- The Washington Times - Friday, January 28, 2000

Back when muscle cars reigned supreme, Curt Ugone was a student at Marshall High School in Falls Church, Va. As such, he couldn't afford his ride of choice, a Super Sport Camaro.

A man can only be denied so long. Now the owner of Falls Church Auto Body, Mr. Ugone decided a few years ago to take action to fulfill that long overdue wish. He began shopping for a muscle car that would have made him proud during his high school days.

He encountered the usual dead ends, false leads and cars listed with no thought about truth in advertising.

During the summer of 1998 he drove to Manassas, Va., in order to check out a 1968 Camaro coupe. As advertised it fulfilled his two most important requirements: a big-block V-8 engine and a manual transmission.

When the garage door opened he knew, at first glimpse, that his quest for an old muscle car had ended.

Confronting him in the garage was a red 1968 Camaro SS396 coupe with a stick shifter protruding from the console on the floor. "It was as clean as a pin," he remembers. It still is.

The deal was quickly done, and Mr. Ugone anxiously occupied the driver's bucket seat leaving his wife, Lisa, to drive their dualie pickup home.

Chevrolet manufactured 235,115 Camaros in 1968 with an available list of 81 factory-installed options and 41 dealer-installed options available.

Each and every 1968 Camaro weighed in at about a ton and a half and rode on a 108-inch wheelbase. The Camaro carried a base price of $2,694, but with the myriad extra-cost options available prices ranged wildly.

The Super Sport package included the Firestone D70x14-inch red-line wide oval tires, special engine hood, black accented grille, special suspension, dual exhausts and whichever engine/horsepower combination the buyer desired.

In the case of Mr. Ugone's Camaro the original owner opted to spend the extra $263 for the SS package that included a 396-cubic-inch V-8 set up to deliver 325 horsepower. That selection, known as the L-35 package was topped by a Holley four-barrel carburetor capped by an air cleaner with an impressive "Turbo Jet 325 Horsepower" decal.

On the other side the outside of the engine hood are a pair of longitudinal air vents. They are there strictly for the sake of appearance and they do look impressive.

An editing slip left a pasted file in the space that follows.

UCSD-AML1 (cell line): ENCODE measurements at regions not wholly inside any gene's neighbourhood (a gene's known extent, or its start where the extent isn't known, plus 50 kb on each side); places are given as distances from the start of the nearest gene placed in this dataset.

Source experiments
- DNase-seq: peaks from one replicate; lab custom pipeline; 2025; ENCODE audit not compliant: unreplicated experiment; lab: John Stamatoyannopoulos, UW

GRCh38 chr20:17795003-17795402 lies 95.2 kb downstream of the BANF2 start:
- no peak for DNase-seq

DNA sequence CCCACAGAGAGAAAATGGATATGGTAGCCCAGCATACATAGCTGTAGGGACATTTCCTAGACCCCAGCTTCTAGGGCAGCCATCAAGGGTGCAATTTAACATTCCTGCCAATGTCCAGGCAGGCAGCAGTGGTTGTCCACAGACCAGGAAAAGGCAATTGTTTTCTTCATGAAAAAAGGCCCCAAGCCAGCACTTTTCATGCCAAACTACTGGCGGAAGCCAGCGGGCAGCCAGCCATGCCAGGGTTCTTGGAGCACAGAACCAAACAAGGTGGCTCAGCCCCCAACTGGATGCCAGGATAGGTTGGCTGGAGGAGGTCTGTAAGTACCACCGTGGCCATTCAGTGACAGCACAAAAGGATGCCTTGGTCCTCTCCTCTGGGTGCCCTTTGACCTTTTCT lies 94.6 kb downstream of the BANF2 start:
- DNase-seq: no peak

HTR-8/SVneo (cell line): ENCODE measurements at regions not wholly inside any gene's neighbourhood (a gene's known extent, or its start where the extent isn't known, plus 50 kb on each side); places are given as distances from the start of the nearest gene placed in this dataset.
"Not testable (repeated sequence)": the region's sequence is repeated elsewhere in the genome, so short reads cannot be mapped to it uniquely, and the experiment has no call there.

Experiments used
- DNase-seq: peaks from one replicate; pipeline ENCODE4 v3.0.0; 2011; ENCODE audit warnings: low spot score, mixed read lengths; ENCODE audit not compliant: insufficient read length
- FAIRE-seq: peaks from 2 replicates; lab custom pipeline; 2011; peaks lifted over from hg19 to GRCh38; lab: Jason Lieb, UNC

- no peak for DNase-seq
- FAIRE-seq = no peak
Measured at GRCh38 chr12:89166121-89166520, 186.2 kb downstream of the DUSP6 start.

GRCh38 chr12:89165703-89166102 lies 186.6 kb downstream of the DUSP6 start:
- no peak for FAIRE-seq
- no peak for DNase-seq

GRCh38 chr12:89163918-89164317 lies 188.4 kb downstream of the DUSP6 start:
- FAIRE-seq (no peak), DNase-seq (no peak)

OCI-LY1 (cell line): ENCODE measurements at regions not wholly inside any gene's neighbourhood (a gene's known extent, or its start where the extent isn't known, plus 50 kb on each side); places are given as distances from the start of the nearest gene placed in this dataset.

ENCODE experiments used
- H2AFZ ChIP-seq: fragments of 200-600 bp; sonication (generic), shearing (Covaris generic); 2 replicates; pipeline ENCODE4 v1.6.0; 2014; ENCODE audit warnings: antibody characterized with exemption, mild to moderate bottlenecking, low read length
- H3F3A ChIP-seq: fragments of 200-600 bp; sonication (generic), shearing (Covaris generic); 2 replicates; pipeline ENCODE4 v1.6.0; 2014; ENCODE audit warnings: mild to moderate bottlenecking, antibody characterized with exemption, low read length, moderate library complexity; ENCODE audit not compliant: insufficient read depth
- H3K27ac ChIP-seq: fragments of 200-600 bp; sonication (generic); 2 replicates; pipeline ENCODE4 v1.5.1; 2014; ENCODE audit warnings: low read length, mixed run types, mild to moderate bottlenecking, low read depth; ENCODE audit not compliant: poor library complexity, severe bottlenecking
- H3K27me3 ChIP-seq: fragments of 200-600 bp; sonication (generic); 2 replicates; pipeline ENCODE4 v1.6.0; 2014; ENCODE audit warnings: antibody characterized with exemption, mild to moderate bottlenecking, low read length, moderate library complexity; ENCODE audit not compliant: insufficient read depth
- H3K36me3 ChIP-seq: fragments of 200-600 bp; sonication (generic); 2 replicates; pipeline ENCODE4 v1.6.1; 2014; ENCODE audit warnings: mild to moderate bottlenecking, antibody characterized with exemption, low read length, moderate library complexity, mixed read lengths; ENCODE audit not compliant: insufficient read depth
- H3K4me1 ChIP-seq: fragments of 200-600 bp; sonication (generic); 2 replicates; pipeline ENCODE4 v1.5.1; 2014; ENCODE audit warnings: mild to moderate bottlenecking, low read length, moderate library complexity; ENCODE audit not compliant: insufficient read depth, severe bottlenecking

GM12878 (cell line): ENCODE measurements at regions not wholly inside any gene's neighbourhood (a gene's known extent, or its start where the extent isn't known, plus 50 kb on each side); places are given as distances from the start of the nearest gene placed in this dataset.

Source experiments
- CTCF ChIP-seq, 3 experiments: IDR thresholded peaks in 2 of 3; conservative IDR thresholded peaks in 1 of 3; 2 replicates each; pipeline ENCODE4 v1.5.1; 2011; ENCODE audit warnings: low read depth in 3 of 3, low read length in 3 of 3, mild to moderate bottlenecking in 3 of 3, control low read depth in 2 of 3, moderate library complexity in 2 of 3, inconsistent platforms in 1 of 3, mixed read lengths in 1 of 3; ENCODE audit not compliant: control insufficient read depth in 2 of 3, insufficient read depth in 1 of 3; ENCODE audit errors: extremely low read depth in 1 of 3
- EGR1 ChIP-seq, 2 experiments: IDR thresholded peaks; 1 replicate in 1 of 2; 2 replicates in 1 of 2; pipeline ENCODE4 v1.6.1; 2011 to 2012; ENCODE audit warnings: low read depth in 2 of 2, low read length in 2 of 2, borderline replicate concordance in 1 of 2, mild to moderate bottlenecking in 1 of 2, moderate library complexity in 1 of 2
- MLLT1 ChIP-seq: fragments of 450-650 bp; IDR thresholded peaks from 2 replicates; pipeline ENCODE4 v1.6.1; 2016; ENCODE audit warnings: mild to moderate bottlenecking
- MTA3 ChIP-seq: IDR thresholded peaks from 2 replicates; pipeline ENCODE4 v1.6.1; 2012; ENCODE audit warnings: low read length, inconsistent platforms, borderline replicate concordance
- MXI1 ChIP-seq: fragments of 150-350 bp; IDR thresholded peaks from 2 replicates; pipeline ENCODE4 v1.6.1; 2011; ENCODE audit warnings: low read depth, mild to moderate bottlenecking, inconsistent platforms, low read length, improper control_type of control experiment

Extra-cost options on the flashy Camaro include:

* Houndstooth interior.

* Dual outside mirrors.

* Console with gauges.

* Power steering.

* Bumper guards.

* Deck spoiler.

* Chin spoiler.

* Power brakes.

The original owner even sprung the $74 for the black vinyl top, which still looks good. The car must have spent years in a trailer or garage for the top to be in its current condition.

Instead of having the typical idiot lights on the instrument panel, the Camaro has them mounted at the front of the floor console.

Where the gauges typically are located are where the 5,500-rpm red-line tachometer and speedometer are found.

Front disc brakes help bring the powerful car under control. Factory-mounted seat belts complete the safety package.

Astro-ventilation is how General Motors labeled the first year they dropped the wing vents on the Camaro. The fifty slots on the cowl ahead of the windshield were supposed to duct the airflow to the interior.

With the exception of the brilliant red paint, the car is believed to be in original condition.

The black vinyl top appears to be the one put on almost a third of a century ago. Mr. Ugone has inspected his car to the point he says even the windshield, cleared by electric wipers, is original.

While occupying the bucket seat behind the three-spoke, rosewood, tilt steering wheel of the Camaro, Mr. Ugone proclaims: "It still runs good and still drives good."

Having the Camaro as a teenager would have been nice, but, somehow, the pride of ownership now seems sweeter.

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